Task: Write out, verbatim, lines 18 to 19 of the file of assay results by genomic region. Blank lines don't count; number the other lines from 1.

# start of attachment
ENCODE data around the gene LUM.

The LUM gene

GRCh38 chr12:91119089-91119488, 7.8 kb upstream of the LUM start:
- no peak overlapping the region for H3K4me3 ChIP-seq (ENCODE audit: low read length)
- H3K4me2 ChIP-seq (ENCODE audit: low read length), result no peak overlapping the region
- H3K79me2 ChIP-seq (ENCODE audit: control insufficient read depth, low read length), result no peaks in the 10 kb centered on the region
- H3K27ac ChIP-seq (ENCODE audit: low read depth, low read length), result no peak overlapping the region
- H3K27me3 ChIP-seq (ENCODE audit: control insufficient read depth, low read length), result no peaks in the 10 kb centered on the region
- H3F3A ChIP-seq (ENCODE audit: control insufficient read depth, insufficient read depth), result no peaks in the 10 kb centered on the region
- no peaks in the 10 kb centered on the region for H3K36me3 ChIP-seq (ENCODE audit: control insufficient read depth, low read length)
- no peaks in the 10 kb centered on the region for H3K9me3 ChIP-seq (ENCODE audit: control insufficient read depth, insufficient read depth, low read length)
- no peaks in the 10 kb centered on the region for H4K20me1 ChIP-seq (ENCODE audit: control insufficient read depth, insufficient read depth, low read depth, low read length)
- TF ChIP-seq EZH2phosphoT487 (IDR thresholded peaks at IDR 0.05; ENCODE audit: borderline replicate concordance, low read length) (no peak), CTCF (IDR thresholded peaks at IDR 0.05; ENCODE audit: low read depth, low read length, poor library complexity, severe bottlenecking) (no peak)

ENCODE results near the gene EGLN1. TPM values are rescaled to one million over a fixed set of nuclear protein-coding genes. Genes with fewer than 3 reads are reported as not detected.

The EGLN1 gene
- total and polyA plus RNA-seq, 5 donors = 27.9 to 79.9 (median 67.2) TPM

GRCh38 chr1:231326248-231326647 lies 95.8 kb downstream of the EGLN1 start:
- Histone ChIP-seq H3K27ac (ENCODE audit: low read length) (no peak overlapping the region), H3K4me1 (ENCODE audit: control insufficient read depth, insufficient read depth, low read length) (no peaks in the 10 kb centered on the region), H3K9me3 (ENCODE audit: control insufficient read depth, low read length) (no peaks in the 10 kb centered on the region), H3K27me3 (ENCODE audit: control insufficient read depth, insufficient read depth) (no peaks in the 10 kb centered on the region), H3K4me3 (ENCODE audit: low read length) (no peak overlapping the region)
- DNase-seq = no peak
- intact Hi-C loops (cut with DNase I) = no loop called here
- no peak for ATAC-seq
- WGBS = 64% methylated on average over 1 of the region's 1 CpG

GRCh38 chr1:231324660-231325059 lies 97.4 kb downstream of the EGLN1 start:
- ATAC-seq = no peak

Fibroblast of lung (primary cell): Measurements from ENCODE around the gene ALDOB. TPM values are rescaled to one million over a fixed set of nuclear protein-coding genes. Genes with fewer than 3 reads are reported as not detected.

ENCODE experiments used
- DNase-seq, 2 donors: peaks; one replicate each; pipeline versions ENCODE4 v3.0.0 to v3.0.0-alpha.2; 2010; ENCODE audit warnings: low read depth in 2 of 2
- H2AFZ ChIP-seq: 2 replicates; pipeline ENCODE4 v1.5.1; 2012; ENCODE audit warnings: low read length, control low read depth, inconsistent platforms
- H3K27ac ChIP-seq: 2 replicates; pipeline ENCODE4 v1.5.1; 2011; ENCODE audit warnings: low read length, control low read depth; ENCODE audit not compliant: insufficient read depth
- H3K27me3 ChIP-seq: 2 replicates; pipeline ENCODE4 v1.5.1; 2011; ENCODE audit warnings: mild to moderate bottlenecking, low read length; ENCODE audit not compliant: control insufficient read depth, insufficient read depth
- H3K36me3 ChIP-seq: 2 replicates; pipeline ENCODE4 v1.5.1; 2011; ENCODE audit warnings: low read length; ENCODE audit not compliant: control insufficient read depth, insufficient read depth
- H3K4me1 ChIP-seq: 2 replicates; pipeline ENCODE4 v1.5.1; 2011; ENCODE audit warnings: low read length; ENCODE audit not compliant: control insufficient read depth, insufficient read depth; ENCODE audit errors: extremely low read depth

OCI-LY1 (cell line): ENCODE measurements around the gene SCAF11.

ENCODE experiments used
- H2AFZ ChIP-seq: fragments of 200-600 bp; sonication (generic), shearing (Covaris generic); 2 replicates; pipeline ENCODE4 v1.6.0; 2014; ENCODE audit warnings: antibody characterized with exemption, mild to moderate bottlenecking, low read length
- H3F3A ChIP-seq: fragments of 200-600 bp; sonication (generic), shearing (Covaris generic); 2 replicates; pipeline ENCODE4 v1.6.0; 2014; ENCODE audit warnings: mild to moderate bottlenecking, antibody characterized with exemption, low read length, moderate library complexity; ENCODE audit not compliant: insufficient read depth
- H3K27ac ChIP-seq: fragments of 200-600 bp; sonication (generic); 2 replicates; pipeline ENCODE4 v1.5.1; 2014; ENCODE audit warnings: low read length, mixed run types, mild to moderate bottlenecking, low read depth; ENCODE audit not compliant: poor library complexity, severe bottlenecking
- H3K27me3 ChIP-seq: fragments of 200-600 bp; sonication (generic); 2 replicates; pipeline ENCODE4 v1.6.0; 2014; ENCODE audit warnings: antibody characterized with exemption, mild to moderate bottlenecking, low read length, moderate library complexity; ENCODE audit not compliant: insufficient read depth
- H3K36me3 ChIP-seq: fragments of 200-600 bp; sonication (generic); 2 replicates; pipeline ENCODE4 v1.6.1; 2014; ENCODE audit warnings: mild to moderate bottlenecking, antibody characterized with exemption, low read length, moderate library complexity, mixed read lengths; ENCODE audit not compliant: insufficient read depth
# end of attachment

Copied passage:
- Histone ChIP-seq H3K27ac (ENCODE audit: low read length) (no peak overlapping the region), H3K4me1 (ENCODE audit: control insufficient read depth, insufficient read depth, low read length) (no peaks in the 10 kb centered on the region), H3K9me3 (ENCODE audit: control insufficient read depth, low read length) (no peaks in the 10 kb centered on the region), H3K27me3 (ENCODE audit: control insufficient read depth, insufficient read depth) (no peaks in the 10 kb centered on the region), H3K4me3 (ENCODE audit: low read length) (no peak overlapping the region)
- DNase-seq = no peak